In Northern Ireland, we understand what it is like to live in a society without religious tolerance. We know how damaging that can be. In Northern Ireland we are learning what it is like to live in a society with religious tolerance, and we are seeing how wonderful that is. Religious tolerance means you can freely believe whatever you want, but that means you must also allow other people to believe what they want. Putting it another way, you have the right to stand up and say what you believe, but you do not have the right to stop someone else standing up and saying what they believe, no matter how much it offends you.
Faith and Pride’s inaugural event kicks off on July 24th with Andrew McFarland setting out to demonstrate that the language used in the Bible to describe the relationship between David and Jonathan is the same as the language used to describe the relationship between husband and wife.
Speaking before the event, Andrew said:
The evidence is compelling. David and Jonathan spoke about each other as if they were spouses, and aspects of their relationship only make sense if you see them as a couple.
The whole context of their relationship – they even had a formal covenant between them because of their love – suggest that they were more than just friends.
Members of the public are very welcome to come to the event which is being held in All Souls’ Church, Elmwood Avenue, Belfast, at 7pm. The second talk of the evening will be by Paula Rita Tabakin who will explore homosexuality from a Jewish reform perspective using texts and traditions.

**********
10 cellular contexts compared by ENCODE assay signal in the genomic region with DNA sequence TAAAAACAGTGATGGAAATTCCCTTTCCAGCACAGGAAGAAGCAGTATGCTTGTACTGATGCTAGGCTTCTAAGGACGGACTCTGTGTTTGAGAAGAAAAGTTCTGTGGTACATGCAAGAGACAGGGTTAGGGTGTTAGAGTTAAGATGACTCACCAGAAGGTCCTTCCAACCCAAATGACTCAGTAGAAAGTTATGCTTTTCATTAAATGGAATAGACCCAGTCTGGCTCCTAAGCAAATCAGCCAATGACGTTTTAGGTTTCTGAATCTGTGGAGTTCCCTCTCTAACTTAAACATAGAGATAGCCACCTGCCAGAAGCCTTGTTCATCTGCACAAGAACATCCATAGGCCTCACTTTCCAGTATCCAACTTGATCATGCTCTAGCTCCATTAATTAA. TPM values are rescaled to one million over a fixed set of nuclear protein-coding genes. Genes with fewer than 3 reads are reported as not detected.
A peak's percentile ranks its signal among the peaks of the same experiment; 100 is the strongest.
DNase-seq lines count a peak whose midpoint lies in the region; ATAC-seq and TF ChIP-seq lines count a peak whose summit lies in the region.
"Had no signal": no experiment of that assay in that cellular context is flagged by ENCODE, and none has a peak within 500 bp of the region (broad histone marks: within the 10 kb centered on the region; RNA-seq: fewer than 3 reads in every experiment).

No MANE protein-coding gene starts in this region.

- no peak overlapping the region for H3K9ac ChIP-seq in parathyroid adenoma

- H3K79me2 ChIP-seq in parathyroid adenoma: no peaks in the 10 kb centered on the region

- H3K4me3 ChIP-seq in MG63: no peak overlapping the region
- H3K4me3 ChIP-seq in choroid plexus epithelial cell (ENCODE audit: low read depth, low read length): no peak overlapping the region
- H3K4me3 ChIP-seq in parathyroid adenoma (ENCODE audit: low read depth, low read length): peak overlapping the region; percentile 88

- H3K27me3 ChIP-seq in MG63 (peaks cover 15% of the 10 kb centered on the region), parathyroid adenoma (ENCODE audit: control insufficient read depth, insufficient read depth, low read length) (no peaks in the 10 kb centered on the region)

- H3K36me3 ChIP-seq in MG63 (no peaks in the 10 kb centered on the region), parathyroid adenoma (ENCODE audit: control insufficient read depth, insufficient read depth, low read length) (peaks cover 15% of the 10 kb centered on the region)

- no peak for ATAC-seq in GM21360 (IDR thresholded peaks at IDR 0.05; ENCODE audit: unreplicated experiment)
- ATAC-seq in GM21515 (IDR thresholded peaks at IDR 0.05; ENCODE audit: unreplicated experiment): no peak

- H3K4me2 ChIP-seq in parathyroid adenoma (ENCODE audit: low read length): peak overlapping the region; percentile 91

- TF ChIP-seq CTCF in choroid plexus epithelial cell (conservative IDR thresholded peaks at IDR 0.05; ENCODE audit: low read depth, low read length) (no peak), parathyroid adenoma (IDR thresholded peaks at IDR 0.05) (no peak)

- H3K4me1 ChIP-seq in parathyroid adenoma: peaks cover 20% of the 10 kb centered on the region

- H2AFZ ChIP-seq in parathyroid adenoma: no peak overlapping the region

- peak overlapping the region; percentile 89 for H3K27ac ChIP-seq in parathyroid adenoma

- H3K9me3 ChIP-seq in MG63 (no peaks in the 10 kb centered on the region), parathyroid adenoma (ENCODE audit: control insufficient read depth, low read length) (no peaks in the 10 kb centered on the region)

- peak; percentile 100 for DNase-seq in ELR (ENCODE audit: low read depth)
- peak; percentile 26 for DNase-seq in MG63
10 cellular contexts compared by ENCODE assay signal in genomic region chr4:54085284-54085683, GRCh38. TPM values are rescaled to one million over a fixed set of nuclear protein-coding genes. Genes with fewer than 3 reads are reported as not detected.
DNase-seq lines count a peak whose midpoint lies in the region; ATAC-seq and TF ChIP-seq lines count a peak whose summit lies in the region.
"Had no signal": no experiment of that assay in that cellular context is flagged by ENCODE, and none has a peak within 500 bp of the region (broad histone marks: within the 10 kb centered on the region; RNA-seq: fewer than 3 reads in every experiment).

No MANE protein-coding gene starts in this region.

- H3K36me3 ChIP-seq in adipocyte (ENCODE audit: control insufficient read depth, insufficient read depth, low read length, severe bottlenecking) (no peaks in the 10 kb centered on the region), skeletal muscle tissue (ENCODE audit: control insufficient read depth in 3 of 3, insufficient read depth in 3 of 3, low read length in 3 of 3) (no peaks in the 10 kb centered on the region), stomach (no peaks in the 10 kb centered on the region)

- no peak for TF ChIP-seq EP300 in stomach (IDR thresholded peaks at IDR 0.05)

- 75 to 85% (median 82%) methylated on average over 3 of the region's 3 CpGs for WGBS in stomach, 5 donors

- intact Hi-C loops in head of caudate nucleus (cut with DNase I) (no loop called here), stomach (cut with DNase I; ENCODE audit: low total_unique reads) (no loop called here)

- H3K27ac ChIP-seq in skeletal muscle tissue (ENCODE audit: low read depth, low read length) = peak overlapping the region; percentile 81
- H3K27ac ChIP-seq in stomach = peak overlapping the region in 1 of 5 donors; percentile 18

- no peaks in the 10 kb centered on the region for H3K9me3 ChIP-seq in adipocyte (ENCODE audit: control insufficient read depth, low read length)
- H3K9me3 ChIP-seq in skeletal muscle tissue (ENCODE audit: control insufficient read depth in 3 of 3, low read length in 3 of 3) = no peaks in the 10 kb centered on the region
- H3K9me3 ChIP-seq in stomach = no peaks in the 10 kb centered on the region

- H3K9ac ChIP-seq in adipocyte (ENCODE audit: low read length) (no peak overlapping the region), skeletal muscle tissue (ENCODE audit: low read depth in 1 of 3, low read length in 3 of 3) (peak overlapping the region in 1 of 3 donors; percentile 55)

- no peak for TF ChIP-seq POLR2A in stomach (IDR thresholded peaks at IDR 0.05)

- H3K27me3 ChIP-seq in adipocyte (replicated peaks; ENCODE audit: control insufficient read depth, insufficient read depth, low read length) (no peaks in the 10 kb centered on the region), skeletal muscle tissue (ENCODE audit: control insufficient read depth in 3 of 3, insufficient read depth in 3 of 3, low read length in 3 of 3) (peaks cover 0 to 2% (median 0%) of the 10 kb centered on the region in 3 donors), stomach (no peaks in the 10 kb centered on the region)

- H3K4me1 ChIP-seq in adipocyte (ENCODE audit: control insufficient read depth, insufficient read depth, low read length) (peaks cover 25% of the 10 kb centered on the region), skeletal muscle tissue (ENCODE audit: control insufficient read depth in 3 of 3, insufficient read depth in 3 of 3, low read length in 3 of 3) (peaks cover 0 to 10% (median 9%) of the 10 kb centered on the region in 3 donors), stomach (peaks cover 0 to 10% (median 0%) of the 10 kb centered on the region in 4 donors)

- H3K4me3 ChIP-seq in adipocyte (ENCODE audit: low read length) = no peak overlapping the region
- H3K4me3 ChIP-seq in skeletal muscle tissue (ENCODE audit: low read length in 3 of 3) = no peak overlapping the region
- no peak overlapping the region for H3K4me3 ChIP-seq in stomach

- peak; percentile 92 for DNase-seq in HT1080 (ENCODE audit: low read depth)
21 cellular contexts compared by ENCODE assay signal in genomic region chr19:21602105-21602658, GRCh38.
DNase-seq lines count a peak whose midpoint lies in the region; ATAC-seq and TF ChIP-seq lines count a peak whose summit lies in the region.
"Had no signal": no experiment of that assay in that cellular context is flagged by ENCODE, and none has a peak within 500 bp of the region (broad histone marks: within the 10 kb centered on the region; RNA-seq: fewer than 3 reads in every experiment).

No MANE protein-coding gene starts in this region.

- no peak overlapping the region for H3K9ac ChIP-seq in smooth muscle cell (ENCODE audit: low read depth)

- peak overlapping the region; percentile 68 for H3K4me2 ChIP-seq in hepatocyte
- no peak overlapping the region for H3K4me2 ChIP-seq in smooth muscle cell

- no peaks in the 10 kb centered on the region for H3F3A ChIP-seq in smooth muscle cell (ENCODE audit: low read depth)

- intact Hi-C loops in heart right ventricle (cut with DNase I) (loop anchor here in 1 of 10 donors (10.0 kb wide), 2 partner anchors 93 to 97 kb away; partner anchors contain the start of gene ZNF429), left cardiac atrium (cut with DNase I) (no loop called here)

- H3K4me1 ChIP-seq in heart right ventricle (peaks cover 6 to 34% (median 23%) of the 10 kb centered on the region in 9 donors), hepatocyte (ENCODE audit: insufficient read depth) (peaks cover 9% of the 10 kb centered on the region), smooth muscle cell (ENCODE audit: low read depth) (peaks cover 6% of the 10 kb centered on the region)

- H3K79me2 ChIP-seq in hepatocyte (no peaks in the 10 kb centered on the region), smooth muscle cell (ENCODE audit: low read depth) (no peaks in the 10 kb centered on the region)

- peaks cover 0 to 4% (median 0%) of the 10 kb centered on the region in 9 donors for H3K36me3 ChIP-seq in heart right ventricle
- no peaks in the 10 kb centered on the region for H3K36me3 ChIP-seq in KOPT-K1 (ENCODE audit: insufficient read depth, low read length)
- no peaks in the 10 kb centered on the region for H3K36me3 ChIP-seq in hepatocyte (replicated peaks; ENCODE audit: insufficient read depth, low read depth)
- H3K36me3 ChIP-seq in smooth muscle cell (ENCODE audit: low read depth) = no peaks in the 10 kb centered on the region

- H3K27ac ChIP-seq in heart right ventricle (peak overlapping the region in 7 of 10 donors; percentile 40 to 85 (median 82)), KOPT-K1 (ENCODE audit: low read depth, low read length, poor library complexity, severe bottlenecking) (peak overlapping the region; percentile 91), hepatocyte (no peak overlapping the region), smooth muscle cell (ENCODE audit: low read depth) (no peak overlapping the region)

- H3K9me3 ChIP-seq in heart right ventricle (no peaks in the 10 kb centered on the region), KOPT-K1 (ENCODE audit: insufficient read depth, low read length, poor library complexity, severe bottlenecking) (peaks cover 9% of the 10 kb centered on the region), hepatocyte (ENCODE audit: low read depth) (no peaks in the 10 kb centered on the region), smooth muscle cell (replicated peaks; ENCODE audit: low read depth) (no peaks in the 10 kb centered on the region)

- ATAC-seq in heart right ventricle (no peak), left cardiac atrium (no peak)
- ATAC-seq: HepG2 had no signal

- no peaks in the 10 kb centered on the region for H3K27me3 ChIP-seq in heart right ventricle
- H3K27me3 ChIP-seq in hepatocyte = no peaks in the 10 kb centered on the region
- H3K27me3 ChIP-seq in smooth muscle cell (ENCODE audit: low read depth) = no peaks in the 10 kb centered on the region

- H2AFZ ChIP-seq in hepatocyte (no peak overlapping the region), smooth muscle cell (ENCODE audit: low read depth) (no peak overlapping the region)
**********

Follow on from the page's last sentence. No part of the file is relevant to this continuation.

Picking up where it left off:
Just like straight people, gay people are a diverse bunch. On one hand there are the drug-fuelled, sexually promiscuous party-goers, and on the other hand there are the couples in decades-long stable, faithful relationships. Because of that diversity you can’t look at one part of the spectrum and judge the whole continuum based on one small sample.
Similarly Christians are a diverse bunch. In Northern Ireland we have a number of big denominations – the Catholic Church, the Presbyterian Church in Ireland, the Church of Ireland, and the Methodist Church in Ireland. As well as those four, we have many smaller denominations, such as the Free Presbyterian Church, the Non-Subscribing Presbyterian Church of Ireland, the Baptists, and the Christadelphians. There is even, on the Cliftonville Road, the Antiochian Orthodox Church of Saint Ignatius.